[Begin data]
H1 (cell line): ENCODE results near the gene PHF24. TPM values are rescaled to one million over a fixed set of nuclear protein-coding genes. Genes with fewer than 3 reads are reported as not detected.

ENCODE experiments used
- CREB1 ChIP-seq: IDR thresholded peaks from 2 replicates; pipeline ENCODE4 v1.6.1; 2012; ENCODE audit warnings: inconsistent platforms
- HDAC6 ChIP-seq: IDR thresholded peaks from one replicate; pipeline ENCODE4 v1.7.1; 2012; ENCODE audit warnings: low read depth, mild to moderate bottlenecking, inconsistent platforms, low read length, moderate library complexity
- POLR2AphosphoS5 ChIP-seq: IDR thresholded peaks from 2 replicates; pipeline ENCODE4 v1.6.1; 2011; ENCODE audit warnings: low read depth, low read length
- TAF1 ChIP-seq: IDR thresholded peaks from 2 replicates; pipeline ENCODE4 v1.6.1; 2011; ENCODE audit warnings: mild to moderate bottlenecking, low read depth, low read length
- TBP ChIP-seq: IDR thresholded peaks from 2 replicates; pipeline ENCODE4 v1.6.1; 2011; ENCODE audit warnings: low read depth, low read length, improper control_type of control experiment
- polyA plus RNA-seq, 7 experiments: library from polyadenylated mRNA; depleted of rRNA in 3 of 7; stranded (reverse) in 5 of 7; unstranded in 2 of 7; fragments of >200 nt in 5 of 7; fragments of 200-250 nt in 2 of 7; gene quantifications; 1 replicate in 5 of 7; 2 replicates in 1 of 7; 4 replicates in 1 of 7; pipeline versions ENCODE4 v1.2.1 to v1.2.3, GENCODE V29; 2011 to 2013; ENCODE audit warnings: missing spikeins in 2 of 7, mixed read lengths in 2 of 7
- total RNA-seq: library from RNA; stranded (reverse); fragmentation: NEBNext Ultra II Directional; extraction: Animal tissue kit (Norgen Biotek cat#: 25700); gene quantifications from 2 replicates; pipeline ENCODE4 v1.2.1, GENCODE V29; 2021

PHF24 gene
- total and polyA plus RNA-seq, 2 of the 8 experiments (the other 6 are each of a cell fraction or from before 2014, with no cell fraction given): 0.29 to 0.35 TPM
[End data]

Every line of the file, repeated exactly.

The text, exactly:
H1 (cell line): ENCODE results near the gene PHF24. TPM values are rescaled to one million over a fixed set of nuclear protein-coding genes. Genes with fewer than 3 reads are reported as not detected.

ENCODE experiments used
- CREB1 ChIP-seq: IDR thresholded peaks from 2 replicates; pipeline ENCODE4 v1.6.1; 2012; ENCODE audit warnings: inconsistent platforms
- HDAC6 ChIP-seq: IDR thresholded peaks from one replicate; pipeline ENCODE4 v1.7.1; 2012; ENCODE audit warnings: low read depth, mild to moderate bottlenecking, inconsistent platforms, low read length, moderate library complexity
- POLR2AphosphoS5 ChIP-seq: IDR thresholded peaks from 2 replicates; pipeline ENCODE4 v1.6.1; 2011; ENCODE audit warnings: low read depth, low read length
- TAF1 ChIP-seq: IDR thresholded peaks from 2 replicates; pipeline ENCODE4 v1.6.1; 2011; ENCODE audit warnings: mild to moderate bottlenecking, low read depth, low read length
- TBP ChIP-seq: IDR thresholded peaks from 2 replicates; pipeline ENCODE4 v1.6.1; 2011; ENCODE audit warnings: low read depth, low read length, improper control_type of control experiment
- polyA plus RNA-seq, 7 experiments: library from polyadenylated mRNA; depleted of rRNA in 3 of 7; stranded (reverse) in 5 of 7; unstranded in 2 of 7; fragments of >200 nt in 5 of 7; fragments of 200-250 nt in 2 of 7; gene quantifications; 1 replicate in 5 of 7; 2 replicates in 1 of 7; 4 replicates in 1 of 7; pipeline versions ENCODE4 v1.2.1 to v1.2.3, GENCODE V29; 2011 to 2013; ENCODE audit warnings: missing spikeins in 2 of 7, mixed read lengths in 2 of 7
- total RNA-seq: library from RNA; stranded (reverse); fragmentation: NEBNext Ultra II Directional; extraction: Animal tissue kit (Norgen Biotek cat#: 25700); gene quantifications from 2 replicates; pipeline ENCODE4 v1.2.1, GENCODE V29; 2021

PHF24 gene
- total and polyA plus RNA-seq, 2 of the 8 experiments (the other 6 are each of a cell fraction or from before 2014, with no cell fraction given): 0.29 to 0.35 TPM